More than $6 million for infrastructure improvements at the Minnesota Zoo hangs in the balance as Gov. Mark Dayton weighs whether to sign off on $825 million in bonding for projects across the state.

If approved, the money will help replace rusted pipes, crumbling concrete and aging mechanical systems at the sprawling Apple Valley zoo.

"As a 40-year-old facility, we will require continued investment," said zoo director John Frawley, who stressed that basic maintenance is essential to keeping the institution viable and preventing safety problems down the line.

Of the nearly $35 million in bonding that zoo officials requested, the zoo is poised to receive $6 million earmarked to address the backlog of necessary repairs.

"To get $6 million in [such a small] bonding bill is really, pretty much, a victory," said Claudia Hochstein, the zoo's legislative affairs liaison.

Dayton is expected to make a decision on the bill next week.

Zoo officials say they're grateful for the public-private partnership that helps keep operations afloat. Taxpayers provide nearly a third of the zoo's $28 million annual budget.

Under Frawley's leadership, the Minnesota Zoo has taken a more measured approach to long-term planning. Rather than launching pricey blockbuster exhibits, Frawley has shifted toward more bite-sized investments to slowly revitalize what the zoo already has to offer.

Frawley had hoped the change in focus would result in more buy-in from a polarized Legislature that has shown little enthusiasm for a huge expansion project at the zoo. Last year, it received $4 million of its total $24 million request.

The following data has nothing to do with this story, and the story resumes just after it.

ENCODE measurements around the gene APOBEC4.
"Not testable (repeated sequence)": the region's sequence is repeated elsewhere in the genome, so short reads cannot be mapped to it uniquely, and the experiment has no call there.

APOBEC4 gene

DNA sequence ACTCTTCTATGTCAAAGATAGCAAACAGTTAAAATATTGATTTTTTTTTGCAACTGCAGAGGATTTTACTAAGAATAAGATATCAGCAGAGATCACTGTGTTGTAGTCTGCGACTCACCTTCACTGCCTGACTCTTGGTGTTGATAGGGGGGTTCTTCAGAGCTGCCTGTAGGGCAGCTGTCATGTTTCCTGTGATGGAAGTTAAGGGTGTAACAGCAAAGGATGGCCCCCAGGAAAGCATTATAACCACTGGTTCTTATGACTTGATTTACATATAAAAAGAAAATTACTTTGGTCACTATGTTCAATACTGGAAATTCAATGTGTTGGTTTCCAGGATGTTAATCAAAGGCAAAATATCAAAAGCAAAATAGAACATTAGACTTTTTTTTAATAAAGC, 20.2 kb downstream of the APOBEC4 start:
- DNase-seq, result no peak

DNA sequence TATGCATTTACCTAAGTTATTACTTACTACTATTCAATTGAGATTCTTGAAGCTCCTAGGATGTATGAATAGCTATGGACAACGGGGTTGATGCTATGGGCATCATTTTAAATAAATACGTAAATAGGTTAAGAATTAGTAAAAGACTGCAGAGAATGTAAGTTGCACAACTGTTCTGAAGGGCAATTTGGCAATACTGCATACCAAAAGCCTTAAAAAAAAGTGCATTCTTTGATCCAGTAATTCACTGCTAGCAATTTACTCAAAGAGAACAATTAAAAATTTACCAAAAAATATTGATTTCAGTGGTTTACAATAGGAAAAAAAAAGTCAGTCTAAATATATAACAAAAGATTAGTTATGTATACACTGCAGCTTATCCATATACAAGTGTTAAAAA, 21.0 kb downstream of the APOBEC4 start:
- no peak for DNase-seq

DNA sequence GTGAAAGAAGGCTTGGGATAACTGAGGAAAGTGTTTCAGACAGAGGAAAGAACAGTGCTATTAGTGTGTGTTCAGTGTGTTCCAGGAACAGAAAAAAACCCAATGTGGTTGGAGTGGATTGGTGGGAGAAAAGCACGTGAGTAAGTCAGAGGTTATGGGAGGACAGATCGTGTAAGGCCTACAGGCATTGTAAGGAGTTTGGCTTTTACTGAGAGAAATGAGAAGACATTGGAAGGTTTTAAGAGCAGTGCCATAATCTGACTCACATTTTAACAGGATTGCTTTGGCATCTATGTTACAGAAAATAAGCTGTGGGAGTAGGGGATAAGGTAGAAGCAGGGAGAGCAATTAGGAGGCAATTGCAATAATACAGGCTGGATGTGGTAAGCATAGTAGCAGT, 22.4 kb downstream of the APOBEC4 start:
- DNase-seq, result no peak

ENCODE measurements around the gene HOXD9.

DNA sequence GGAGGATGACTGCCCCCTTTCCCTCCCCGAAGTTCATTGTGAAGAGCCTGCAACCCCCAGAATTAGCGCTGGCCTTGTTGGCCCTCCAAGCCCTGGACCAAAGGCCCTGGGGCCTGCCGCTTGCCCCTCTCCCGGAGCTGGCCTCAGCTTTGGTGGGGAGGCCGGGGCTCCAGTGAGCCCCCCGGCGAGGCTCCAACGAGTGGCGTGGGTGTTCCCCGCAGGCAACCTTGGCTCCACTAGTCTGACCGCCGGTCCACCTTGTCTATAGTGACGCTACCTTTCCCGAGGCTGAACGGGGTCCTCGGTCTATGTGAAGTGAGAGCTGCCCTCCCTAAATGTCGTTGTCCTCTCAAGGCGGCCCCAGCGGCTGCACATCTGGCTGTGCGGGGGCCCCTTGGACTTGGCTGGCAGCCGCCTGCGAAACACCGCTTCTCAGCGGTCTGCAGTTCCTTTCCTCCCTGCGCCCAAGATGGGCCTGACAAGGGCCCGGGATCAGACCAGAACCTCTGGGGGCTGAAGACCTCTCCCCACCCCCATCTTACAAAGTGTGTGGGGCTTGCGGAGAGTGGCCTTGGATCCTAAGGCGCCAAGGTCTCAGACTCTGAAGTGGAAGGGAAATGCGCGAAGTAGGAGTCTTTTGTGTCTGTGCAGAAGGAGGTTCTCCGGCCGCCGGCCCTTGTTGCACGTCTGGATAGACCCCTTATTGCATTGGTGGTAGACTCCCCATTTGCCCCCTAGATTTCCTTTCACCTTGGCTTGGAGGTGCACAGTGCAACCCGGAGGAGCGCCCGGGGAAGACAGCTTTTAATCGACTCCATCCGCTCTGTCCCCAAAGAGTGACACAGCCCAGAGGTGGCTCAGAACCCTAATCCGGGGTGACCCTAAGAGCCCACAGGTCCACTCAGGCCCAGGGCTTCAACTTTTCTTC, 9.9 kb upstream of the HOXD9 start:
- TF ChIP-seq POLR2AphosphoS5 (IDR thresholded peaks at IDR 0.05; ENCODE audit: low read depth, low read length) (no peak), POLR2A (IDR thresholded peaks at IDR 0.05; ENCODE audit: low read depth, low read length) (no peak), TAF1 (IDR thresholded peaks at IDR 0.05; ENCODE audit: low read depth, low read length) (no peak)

As part of an intense lobbying campaign last fall, zoo administrators offered behind-the-scenes tours for members of the House Bonding Committee, Republican House members and Dayton's staff. Politicians were led into the "belly of the zoo" to see animal holding areas and life support systems in obvious need of repair.

"I think they appreciated getting that viewpoint," Hochstein said. "Everything is visibly 40 years old."

The zoo's bonding request this year included $13.75 million for maintenance and $21 million to help kick-start planned additions like an aerial walkway, a trolley system and an exhibit of nocturnal animals.

Projects on hold

In lieu of state aid, the zoo will turn to private donors. Its most ambitious plans involve converting the defunct monorail track into the Minnesota Treetop Trail, similar to New York City's popular High Line park. Construction was slated to begin this summer on the trail, but it will have to be put on hold without the initial $5 million funding.

Richard Vogel, the zoo board's chairman, said he was frustrated by how things shook out at the State Capitol this year.

"I thought we made a strong case," he said. "It's disappointing — and not just on behalf of the zoo — that the governor and the Legislature can't seem to do a better job negotiating and compromising."

The fundraising push comes amid sweeping changes to the zoo's strategic plan, which emphasizes connecting visitors with nature. Frawley envisions adding campgrounds, hiking trails and an adventure course to the nearly 500-acre property, making it something of a gateway to Minnesota's state parks.

The popular Australian-themed Kangaroo Crossing exhibit returns this weekend with dozens of red kangaroos, wallabies and their joeys. The exhibit, included in zoo admission, allows guests to walk freely among the animals as they graze, wrestle and nap. For an extra $6, you can also feed them.

"It's a fun place to visit," Vogel said. "We have a lot of exciting things happening over the next 10 years."